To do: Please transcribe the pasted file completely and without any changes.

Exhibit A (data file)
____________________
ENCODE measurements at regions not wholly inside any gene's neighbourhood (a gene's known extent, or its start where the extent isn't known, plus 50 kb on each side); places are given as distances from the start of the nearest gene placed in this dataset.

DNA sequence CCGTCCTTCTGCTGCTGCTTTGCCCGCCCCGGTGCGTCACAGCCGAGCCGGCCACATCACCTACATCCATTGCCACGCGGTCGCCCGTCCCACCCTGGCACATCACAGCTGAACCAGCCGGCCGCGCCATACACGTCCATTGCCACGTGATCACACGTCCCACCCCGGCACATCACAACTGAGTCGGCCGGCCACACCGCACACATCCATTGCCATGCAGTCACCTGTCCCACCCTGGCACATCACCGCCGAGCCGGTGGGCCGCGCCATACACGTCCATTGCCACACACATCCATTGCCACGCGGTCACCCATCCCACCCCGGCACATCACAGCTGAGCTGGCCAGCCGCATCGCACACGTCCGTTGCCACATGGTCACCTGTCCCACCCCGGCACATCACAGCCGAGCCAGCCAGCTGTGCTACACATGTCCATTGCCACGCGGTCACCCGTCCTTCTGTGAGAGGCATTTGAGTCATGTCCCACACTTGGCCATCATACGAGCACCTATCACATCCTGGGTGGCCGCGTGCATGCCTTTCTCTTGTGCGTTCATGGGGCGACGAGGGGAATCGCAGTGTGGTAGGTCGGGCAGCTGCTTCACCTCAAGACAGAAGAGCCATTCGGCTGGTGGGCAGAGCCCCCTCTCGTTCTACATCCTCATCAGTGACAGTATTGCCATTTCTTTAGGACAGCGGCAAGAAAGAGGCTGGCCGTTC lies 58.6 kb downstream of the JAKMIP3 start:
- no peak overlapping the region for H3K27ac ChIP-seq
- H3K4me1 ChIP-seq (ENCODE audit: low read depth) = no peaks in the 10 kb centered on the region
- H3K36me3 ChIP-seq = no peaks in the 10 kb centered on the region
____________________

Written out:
ENCODE measurements at regions not wholly inside any gene's neighbourhood (a gene's known extent, or its start where the extent isn't known, plus 50 kb on each side); places are given as distances from the start of the nearest gene placed in this dataset.

DNA sequence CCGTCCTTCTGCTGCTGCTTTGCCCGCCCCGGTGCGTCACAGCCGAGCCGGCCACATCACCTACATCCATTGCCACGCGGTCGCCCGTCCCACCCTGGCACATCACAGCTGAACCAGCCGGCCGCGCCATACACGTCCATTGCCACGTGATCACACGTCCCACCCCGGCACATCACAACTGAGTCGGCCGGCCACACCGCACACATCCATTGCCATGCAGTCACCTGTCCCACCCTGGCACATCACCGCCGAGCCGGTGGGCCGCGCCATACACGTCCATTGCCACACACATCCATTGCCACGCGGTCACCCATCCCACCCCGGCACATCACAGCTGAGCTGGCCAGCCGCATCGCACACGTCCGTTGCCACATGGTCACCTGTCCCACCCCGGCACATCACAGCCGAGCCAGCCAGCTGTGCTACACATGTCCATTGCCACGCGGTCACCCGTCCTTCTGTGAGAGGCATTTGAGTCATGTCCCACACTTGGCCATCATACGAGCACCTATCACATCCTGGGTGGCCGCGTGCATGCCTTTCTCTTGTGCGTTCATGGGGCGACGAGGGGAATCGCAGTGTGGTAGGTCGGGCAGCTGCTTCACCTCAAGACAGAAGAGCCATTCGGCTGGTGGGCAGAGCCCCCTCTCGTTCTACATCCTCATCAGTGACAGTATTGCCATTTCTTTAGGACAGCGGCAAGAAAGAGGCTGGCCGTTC lies 58.6 kb downstream of the JAKMIP3 start:
- no peak overlapping the region for H3K27ac ChIP-seq
- H3K4me1 ChIP-seq (ENCODE audit: low read depth) = no peaks in the 10 kb centered on the region
- H3K36me3 ChIP-seq = no peaks in the 10 kb centered on the region